Students Snare Scientific Honors

Graduate student Michaela Ranes earns Master's Thesis Award

A former undergraduate biology major who chose to remain at Boston College for her graduate studies recently learned that her persistence paid off - to the potential benefit of those suffering from brain cancer.

Michaela Ranes, '99, now a student at Tufts Medical School, learned last month that she won the 2000-2001 Master's Thesis Award from the Northeast Association of Graduate Schools.

The award recognizes research Ranes performed in the laboratory of Prof. Thomas Seyfried (Biology), where she studied alternate uses for a failed AIDS drug, N-butyldeoxynojirimycin. Thanks to a fellowship from the American Cancer Society, Ranes will return to BC this summer to continue her research.

According to Seyfried, Ranes' commitment to her work sets her apart from other students who often leave their research projects unfinished when they move on to other institutions for graduate work.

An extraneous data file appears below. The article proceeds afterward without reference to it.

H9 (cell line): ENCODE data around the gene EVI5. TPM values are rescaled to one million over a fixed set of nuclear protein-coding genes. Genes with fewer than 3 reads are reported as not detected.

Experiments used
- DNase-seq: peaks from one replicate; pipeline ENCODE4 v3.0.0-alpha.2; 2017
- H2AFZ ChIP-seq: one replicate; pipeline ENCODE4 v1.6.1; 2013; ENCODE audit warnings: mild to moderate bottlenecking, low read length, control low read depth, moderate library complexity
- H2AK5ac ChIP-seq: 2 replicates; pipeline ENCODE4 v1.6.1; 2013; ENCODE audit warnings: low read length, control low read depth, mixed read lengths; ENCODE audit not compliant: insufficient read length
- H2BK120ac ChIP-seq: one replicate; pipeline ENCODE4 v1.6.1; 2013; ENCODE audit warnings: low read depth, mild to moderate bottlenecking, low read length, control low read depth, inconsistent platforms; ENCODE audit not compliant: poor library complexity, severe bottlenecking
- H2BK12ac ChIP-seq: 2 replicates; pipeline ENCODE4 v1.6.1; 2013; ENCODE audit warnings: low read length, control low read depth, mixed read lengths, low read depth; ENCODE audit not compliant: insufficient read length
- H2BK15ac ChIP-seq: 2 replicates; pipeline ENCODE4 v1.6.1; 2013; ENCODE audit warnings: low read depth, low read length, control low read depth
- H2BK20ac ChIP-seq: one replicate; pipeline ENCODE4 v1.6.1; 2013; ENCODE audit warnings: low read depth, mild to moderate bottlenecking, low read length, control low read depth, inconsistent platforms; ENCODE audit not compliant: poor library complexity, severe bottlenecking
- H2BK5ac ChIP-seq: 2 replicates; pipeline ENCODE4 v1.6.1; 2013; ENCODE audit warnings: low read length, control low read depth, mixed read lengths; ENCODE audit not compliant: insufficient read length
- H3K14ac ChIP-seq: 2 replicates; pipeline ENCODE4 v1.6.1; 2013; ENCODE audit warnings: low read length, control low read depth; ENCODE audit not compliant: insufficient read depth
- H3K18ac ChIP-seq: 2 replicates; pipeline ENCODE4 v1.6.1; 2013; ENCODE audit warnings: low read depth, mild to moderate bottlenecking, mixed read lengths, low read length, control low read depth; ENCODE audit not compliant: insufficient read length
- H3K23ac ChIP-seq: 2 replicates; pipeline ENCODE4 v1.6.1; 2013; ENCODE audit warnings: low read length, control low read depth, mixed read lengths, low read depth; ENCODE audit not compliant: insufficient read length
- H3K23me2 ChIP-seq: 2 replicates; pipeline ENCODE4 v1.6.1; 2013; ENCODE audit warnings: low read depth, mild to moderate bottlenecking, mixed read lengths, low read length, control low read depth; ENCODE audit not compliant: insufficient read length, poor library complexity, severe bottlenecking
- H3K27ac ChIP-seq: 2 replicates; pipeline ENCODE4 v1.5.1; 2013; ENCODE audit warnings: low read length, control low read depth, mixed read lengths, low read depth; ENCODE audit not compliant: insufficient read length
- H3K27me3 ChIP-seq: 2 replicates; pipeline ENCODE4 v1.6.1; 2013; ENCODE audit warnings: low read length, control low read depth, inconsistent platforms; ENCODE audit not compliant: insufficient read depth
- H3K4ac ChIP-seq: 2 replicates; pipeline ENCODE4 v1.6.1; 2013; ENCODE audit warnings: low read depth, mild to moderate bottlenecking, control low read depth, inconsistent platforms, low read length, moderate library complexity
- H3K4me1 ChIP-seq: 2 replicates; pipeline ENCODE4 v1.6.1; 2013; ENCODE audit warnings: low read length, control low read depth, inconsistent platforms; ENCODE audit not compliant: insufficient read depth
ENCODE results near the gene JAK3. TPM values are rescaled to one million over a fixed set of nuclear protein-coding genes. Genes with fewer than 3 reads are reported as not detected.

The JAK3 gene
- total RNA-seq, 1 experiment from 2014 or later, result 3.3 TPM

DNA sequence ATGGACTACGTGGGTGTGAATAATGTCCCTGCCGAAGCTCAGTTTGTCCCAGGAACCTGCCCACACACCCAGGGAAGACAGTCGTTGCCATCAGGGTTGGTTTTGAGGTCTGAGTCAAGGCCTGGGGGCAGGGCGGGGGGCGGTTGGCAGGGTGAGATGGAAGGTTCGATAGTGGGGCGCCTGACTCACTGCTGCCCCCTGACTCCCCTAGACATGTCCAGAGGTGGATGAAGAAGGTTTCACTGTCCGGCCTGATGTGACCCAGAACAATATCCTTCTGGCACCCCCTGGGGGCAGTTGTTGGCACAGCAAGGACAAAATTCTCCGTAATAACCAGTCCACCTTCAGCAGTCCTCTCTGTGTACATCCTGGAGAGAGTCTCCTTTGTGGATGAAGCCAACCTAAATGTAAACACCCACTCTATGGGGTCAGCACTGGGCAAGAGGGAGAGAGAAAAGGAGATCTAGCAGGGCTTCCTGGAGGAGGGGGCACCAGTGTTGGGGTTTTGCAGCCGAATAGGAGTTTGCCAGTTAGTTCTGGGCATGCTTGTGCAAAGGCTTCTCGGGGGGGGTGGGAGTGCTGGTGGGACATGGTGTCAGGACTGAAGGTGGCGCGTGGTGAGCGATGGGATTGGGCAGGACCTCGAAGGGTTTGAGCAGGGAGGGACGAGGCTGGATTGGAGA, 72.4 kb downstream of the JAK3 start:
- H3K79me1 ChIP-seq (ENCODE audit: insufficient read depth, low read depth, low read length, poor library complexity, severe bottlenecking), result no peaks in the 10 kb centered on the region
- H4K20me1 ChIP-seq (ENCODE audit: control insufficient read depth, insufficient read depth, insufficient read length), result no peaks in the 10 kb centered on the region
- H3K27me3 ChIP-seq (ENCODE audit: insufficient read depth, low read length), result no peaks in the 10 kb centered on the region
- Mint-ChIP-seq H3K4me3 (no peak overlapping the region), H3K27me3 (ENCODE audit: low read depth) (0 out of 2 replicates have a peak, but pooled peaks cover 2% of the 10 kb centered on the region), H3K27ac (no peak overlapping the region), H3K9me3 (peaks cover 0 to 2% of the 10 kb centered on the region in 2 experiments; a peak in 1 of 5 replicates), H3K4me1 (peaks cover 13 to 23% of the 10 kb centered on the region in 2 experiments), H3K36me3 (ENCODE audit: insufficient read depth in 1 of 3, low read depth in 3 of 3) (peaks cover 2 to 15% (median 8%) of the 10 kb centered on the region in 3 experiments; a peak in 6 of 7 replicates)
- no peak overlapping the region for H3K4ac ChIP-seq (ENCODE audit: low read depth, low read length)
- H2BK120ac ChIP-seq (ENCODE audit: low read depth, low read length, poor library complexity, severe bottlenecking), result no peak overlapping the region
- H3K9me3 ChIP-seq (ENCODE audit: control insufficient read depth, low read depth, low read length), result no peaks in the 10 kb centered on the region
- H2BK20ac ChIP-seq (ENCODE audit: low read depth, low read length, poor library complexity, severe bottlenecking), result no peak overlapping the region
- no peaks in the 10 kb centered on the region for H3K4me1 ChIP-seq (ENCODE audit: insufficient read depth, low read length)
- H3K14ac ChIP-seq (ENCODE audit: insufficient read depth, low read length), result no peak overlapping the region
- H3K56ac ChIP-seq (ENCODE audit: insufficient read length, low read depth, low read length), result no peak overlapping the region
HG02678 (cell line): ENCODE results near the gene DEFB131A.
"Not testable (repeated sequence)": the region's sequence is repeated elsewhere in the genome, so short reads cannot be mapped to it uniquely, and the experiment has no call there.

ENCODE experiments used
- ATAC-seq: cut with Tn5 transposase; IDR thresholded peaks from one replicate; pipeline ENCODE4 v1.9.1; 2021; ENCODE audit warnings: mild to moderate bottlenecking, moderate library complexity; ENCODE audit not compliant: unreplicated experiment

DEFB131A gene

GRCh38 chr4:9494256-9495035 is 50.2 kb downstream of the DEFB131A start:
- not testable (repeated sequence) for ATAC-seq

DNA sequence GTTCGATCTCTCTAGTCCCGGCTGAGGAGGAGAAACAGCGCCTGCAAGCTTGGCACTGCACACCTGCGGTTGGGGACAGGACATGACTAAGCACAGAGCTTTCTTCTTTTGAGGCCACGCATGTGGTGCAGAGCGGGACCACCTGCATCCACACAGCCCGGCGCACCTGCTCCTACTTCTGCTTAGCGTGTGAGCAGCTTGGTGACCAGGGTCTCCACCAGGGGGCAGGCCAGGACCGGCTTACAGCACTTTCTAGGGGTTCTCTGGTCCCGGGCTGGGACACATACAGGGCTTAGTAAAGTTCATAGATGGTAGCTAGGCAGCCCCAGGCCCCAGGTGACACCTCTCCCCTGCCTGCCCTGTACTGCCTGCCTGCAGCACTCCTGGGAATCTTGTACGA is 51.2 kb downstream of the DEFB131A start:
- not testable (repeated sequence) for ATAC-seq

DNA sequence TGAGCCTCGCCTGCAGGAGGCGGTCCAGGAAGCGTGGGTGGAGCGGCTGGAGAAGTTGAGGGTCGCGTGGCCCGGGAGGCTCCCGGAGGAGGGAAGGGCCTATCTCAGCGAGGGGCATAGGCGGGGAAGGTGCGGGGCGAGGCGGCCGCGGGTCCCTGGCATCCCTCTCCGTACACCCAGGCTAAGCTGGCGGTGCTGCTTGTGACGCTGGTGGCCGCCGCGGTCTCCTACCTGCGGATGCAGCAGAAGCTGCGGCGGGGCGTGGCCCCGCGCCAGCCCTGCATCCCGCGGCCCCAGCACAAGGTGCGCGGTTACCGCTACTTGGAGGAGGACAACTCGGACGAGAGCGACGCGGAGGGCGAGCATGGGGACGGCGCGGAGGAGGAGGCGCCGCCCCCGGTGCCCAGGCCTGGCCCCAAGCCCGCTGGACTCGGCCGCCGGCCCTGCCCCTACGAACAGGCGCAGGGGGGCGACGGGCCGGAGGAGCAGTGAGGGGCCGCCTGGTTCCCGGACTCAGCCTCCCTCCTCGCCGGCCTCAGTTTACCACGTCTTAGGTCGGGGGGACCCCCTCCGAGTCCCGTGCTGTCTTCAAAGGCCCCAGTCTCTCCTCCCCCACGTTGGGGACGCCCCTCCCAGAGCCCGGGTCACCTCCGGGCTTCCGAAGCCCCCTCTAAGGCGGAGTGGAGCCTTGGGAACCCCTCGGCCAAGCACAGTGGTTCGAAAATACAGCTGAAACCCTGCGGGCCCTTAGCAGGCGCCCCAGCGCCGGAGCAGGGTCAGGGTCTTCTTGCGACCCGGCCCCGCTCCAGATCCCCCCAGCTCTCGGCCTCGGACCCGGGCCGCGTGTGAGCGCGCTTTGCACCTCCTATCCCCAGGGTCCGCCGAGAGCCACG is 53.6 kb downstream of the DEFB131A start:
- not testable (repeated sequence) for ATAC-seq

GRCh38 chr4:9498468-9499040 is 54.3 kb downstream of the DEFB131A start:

"Because she took the time to work on the project over a number of years, she was able to get the results," said Seyfried. "She should be commended for her persistence."

Ranes, who finished work for her masters' degree at BC last summer, began the winning project in 1998 through a University summer research fellowship prior to her senior year. Seyfried assigned her to test N-butyldeoxynojirimycin, theorizing that it might be useful in inhibiting the growth of brain tumors, something no other drug can do.

Ranes found that the drug slowed the growth of cancer cells in mice by about 60 percent of their normal rate. Should the drug prove as effective in humans, Seyfried said, it could prolong the lives of brain cancer patients whose only current treatment option is surgical removal of the tumor, followed by radiation therapy.

"It was exactly the type of research I was interested in doing so it was a great opportunity," said Ranes, who is now finishing her first year of medical school. "I'm looking forward to coming back to BC this summer to further the research."

Seyfried said competition for the award is intense considering the quality of universities in the New England and New York region.

-Stephen Gawlik

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